A monument to the Cypriot mule corps, which fought on the side of the British during the first and second world wars, was unveiled at the Karafa bastion of Nicosia’s walled city on Thursday.

The mule corps, made up of Cypriot mules and their muleteers, saw active service between the summer of 1916 and April 1920, with professor Atrikkos Varnavas saying they played a “decisive role” in supplying British and allied forces in Thessaloniki and Istanbul.

The “Macedonian Mule Corps” was a formation of the British Salonika Army consisting primarily of Cypriot muleteers and their mules.

Muleteer plaque

The plaque commemorating Cypriot muleteers.

Varnavas said on Thursday that “about 12,000 Cypriot mule and donkey herders took part in the first world war, and several thousand more served in the second world war alongside the British forces.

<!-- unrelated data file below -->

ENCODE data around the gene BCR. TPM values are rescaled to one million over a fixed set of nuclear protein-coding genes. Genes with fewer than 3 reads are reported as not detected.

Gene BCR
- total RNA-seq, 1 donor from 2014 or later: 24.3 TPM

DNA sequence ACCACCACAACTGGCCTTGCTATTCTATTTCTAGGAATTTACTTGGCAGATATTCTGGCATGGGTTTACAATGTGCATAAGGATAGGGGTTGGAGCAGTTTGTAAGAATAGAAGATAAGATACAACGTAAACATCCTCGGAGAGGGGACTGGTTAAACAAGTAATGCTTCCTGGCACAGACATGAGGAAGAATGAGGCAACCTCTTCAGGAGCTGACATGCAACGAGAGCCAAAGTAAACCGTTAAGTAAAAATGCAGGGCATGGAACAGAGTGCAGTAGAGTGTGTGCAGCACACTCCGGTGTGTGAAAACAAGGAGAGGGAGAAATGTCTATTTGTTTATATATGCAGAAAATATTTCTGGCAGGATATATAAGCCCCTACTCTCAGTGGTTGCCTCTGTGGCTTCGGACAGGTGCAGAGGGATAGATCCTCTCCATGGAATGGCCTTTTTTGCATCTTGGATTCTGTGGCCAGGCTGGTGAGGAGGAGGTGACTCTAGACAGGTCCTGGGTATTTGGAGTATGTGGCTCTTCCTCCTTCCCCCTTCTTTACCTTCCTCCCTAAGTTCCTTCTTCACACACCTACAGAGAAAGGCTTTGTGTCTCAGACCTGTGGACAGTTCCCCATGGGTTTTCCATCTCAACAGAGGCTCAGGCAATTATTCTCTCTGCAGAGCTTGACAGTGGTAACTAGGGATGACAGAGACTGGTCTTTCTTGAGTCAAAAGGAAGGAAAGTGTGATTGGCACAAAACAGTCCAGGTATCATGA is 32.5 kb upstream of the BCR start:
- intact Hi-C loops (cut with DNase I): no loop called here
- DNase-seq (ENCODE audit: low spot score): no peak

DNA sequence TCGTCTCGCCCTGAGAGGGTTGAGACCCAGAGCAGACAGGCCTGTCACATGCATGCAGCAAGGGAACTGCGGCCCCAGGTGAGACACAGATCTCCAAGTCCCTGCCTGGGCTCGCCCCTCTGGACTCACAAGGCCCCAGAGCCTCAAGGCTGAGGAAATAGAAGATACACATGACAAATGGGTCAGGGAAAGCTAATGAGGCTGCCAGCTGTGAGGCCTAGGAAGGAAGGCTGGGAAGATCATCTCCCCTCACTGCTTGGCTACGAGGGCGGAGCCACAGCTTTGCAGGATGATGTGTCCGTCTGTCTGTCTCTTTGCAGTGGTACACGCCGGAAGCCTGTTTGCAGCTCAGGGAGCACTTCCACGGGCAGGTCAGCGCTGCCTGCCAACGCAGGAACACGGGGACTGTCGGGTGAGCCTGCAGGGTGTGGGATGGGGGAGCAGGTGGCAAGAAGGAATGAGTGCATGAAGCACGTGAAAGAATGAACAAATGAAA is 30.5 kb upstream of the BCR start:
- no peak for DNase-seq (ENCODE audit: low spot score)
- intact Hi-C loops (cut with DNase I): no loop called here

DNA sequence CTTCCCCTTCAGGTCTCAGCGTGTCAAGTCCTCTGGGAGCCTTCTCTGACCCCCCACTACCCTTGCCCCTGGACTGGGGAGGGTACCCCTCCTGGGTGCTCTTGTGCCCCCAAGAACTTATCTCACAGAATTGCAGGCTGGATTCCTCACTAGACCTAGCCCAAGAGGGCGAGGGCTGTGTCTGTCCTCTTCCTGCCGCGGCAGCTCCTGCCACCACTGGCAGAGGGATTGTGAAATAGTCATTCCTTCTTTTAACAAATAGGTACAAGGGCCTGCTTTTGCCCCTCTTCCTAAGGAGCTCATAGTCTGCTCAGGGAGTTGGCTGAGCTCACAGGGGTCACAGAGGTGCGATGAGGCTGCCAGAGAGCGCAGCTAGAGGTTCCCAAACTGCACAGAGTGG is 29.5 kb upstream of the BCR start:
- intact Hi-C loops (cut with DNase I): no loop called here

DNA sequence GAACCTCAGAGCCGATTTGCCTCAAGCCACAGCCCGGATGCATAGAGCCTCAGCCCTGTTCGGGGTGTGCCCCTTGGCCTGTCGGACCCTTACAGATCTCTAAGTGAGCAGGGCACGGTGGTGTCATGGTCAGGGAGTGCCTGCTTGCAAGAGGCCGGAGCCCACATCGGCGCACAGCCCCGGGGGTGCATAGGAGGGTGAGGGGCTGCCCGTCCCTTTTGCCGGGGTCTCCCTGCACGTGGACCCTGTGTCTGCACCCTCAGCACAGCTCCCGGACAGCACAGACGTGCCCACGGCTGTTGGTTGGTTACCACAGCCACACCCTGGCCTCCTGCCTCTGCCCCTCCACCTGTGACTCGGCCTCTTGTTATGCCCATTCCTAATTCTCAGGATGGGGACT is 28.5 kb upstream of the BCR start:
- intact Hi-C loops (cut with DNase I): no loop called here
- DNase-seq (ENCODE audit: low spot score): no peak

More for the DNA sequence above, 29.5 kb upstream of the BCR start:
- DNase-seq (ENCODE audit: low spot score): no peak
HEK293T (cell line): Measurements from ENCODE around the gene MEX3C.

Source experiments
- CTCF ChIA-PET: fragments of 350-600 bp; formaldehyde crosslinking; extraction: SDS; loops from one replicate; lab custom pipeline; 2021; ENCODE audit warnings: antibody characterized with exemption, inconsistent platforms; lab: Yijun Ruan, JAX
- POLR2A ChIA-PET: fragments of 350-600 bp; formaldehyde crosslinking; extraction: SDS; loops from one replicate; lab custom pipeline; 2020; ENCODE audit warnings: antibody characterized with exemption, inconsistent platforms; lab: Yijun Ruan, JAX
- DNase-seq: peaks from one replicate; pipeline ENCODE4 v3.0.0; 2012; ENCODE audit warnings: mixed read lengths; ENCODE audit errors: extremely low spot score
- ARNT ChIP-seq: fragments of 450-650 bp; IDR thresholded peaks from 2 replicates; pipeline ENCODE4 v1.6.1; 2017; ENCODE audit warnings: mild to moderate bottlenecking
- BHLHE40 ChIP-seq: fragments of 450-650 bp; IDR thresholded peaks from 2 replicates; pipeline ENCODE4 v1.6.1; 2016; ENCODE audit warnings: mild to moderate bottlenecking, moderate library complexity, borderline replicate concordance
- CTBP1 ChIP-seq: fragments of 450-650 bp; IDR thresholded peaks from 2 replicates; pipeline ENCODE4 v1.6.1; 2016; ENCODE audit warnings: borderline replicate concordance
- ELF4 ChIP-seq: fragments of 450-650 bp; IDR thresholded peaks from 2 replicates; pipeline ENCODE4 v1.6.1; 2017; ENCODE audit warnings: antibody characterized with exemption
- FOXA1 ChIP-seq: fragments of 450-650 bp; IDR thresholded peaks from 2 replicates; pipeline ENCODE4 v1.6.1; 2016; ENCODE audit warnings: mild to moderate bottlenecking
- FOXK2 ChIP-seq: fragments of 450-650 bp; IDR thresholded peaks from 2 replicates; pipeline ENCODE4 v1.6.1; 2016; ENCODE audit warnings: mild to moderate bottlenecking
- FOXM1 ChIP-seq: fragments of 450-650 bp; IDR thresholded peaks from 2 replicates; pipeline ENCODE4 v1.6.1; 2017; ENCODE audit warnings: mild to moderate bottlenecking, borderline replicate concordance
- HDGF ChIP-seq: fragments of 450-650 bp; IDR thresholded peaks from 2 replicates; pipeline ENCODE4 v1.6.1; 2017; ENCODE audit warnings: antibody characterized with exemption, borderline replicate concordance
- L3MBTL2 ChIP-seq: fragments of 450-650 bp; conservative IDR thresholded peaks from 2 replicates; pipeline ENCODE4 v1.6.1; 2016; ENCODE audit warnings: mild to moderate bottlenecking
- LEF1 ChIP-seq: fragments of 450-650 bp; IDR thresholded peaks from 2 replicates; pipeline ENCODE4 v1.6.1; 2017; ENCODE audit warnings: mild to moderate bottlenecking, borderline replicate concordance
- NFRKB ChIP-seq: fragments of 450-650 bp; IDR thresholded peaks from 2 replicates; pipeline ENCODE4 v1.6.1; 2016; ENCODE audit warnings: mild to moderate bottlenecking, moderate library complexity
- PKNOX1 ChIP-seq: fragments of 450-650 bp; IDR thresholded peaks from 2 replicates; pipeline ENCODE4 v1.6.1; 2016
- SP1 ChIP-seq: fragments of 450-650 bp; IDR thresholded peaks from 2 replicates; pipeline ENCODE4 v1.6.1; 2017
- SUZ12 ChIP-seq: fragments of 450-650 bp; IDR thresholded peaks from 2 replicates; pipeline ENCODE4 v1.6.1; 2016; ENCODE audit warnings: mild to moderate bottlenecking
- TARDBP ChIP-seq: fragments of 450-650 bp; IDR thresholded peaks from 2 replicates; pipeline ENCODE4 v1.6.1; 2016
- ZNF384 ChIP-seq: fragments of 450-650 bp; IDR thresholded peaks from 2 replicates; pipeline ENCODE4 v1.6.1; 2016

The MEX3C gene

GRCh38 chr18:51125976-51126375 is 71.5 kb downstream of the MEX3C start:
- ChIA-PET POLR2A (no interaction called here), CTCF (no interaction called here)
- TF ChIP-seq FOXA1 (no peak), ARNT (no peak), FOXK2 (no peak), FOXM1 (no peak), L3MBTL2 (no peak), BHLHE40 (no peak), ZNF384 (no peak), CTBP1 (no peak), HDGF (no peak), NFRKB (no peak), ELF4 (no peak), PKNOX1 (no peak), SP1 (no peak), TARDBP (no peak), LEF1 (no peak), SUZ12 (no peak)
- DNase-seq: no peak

“The use of horses, mules, and donkeys on the war front at the time was extremely valuable and important, since they transported military equipment to inaccessible areas that the motorised units of the army could not reach.”

He added that “Cypriots were excellent operators of these animals due to their agricultural backgrounds.”

He also said 177 members of the Cypriot mule corps were recorded as having died in action, and made reference to “the joint role of Greek-speaking Christians and Turkish-speaking Muslims who marched and served together”.

muleteers macedonian mule corps recruitment poster

Macedonian Mule Corps recruitment poster.

Achilleas Demetriades also spoke on behalf of the Cyprus mule corps initiative group, and thanked both the Nicosia municipality for hosting the plaque, and Nigel Allsopp, whose idea it had been to honour the mule corps.

“The ceremony creates a memorial not only for the people but also for the mules which served in the first world war,” he said, adding his hope that the memorial will “become a point of reference for animal lovers in Cyprus”.